Local, sustainable and artisan are buzzwords often applied to my Brooklyn neigborhood. But I found these also applied to Detroit, when I visited for the North American Auto Show. Local, as in American made, is apparent in a city built by money from American car manufacturers. Yes, many of the gorgeous houses within the city are ruined, but there are still stunning architectural gems that remind you of this city’s gloried past.
The ornate Fox Theater and Fillmore East present concerts and traveling productions of Broadway shows, and are worth a visit just to see the facades. Nearby, the Detroit Institute of Arts (DIA) is also in a showcase building, with a huge collection of well known artists. A highlight is the gallery devoted to Diego Rivera Detroit Industry fresco murals. The user-friendly museum has informative text accompanying much of the art, and free guides to help you engage kids, from exploring the armor collection, to playing “I Spy” to finding creepy art. On Sundays, there is free family programming with admission.
While I was in Detroit, the DIA got a reprieve in the bankruptcy that was threatening its collection. Though the museum seems safe, visiting while you can still is vital.
To make a day of museums, you can visit both the interactive Michigan Science Center and the free Detroit Historical Museum, both within walking distance.
Stop for lunch at Maccabees, across the street from the DIA. The restaurant has an extensive variety of salads and sandwiches, and a hipster wait staff. The bar has an enticing selection of craft cocktails and draft beers, so I want to return later in the day!
At the Henry Ford Museum, you can see antique and vintage cars, airplanes, trains and dollhouses – this is definitely not a museum just for boys. There are also antique sewing machines and an assembly line printing press. Interestingly, Henry Ford’s wife, Clara, drove an electric car, which did not require hand cranking or shifting.
The museum has a Michigan cafe featuring local produce and Larry’s, a rail car diner (inside the museum) where you can have an authentic diner meal – though at current prices. There is also an original McDonald’s facade, but you can’t eat there.
In warmer weather, you can explore the living history museum, Greenfield Village which has seven historic districts. You can explore a working 1880s farm, ride in a Model T, and see artisans like glassblowers and potters. Greenfield Village is closed in winter, so I went to the Automotive Hall of Fame. This is definitely a male-centric place; the first woman inducted was Alice Ramsey, the first woman to drive across the Untied States.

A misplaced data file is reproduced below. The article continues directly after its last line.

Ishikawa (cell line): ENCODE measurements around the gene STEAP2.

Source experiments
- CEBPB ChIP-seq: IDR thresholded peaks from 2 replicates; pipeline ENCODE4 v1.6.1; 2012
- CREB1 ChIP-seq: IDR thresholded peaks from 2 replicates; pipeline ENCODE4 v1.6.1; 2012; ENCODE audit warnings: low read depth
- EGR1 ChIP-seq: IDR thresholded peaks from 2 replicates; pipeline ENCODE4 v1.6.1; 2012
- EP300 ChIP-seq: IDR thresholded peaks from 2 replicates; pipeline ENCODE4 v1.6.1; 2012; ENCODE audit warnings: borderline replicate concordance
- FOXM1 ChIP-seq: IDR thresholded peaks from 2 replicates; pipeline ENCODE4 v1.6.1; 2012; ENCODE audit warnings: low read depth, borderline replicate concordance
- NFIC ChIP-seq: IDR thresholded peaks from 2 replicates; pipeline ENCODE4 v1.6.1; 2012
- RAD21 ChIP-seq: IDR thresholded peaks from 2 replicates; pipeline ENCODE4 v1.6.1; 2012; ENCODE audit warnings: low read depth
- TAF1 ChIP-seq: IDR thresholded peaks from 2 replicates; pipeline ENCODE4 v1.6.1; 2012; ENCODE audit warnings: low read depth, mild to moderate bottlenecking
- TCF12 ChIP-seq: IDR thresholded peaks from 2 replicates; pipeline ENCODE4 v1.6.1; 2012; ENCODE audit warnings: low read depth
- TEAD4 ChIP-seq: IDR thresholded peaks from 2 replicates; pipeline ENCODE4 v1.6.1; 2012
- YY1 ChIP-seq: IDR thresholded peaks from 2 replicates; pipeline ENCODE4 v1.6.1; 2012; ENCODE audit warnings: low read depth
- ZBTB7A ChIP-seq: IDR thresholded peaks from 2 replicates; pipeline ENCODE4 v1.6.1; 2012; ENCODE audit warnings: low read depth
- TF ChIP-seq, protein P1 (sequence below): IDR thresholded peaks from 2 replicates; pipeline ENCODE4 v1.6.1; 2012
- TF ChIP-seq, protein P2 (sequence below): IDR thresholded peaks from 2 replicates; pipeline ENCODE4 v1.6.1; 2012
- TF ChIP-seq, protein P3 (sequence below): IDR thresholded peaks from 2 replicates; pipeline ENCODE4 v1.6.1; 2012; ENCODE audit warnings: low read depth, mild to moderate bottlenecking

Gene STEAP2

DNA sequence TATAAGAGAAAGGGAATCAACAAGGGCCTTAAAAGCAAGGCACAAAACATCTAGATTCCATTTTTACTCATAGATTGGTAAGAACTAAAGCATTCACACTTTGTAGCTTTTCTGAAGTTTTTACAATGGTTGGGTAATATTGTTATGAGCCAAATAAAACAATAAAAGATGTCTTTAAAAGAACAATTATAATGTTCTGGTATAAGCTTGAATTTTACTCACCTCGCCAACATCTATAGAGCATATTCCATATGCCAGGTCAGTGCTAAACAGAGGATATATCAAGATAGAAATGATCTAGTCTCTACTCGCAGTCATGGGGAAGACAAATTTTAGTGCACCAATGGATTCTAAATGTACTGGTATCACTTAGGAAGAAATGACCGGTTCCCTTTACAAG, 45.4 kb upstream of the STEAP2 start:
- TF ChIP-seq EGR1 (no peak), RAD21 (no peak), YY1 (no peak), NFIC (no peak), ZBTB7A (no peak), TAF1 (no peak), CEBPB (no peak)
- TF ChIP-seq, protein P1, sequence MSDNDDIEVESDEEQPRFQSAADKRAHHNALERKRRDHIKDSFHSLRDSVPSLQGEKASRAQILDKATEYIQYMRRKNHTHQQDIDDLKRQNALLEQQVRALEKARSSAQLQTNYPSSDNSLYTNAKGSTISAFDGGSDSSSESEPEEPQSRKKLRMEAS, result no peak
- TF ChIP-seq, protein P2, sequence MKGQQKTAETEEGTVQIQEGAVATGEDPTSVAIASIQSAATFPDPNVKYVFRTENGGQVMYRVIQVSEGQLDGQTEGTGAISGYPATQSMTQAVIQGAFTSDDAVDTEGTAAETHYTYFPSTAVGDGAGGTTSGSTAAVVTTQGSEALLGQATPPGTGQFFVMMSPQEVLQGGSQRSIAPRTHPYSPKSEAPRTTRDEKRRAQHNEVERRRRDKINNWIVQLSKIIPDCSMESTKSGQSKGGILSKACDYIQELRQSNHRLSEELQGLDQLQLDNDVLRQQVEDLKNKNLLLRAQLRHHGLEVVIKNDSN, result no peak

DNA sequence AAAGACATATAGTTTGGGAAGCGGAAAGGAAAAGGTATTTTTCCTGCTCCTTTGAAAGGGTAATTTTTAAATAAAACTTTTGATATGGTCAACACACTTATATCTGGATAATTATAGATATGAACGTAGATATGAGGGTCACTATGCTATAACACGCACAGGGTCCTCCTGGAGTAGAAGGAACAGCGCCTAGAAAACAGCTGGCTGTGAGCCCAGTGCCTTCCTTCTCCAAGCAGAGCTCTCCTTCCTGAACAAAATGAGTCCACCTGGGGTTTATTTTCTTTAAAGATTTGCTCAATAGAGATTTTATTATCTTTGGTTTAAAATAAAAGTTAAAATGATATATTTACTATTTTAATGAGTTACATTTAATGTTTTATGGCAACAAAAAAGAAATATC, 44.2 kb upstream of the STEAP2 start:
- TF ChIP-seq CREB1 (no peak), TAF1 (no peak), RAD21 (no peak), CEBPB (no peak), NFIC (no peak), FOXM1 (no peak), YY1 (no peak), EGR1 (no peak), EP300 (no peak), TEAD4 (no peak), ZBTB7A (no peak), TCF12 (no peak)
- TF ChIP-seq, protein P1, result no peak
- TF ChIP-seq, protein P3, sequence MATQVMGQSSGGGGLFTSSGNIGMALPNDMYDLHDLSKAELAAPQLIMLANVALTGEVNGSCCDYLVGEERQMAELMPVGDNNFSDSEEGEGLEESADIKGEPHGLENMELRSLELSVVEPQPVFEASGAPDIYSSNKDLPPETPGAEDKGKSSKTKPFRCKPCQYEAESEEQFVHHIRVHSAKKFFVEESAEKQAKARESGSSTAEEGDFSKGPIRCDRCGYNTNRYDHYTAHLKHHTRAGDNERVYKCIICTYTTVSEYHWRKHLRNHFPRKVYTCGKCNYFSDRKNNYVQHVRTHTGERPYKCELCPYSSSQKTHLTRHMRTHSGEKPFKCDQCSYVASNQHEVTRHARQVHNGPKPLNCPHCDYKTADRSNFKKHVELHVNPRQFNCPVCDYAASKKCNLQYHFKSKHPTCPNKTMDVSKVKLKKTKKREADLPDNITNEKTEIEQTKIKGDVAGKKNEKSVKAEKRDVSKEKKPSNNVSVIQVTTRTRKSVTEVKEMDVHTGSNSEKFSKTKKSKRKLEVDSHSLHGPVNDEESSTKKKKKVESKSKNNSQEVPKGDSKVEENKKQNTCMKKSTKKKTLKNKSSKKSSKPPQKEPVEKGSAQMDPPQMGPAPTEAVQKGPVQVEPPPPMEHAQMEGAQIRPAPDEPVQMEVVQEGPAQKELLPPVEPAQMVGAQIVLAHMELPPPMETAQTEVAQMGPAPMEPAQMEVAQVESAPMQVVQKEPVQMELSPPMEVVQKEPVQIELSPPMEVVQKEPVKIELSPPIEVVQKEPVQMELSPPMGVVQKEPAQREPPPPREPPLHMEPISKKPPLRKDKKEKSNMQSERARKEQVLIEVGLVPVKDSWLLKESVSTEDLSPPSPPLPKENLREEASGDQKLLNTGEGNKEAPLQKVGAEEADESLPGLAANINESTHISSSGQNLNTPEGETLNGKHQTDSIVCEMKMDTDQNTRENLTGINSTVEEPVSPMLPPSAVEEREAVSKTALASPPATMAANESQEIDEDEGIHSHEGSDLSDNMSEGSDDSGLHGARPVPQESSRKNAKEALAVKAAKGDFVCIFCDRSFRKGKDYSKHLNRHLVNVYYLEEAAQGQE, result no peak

You can learn about early automotive pioneers – the rest are all male – and see antique cars.
To see current Detroit pioneers, check out Shinola, which makes gorgeous watches, bicycles and small leather goods. The bustling showroom is a testament to Detroit’s staying power. Across the street is the Motor City Brewing Works, with hand crafted beer, and gift shops and restaurants are sprouting nearby.
Where to Stay in Detroit
I spent two nights at the Westin Detroit Metro Airport Hotel. This may be the nicest airport hotel ever, and has a few wonderful perks. The first is that you literally stroll from your gate to the hotel – no need to even put your coat on. And flying out is even better. The Westin has a ‘secret’ security line that took about four seconds to go through. You can even use the Westin security line if you didn’t stay at the Westin – but you have to look like you know what you’re doing.
The hotel has a huge gym, rents running shoes and workout outfits for those who forgot theirs, and offers a $5 credit to be used on food if you decline housecleaning. If you are traveling with kids, there is an indoor pool.
Staying at the hotel reminded me of the golden age of air travel, back when flying was a big deal. My father took us in the 1960s to the airport just to see planes taking off and landing. So if you have little kids who love planes, this could be the place for you. But don’t worry; there isn’t a bit of noise from all the air travel. And the Heavenly Beds truly live up to their name.
I also stayed at the historic Dearborn Inn, on the grounds of the Ford Motor Company. You can walk to the Henry Ford Museum complex. There is an outdoor pool and a fitness center.
Note: I was a guest of Ford and Visit Detroit. Opinions expressed are my own.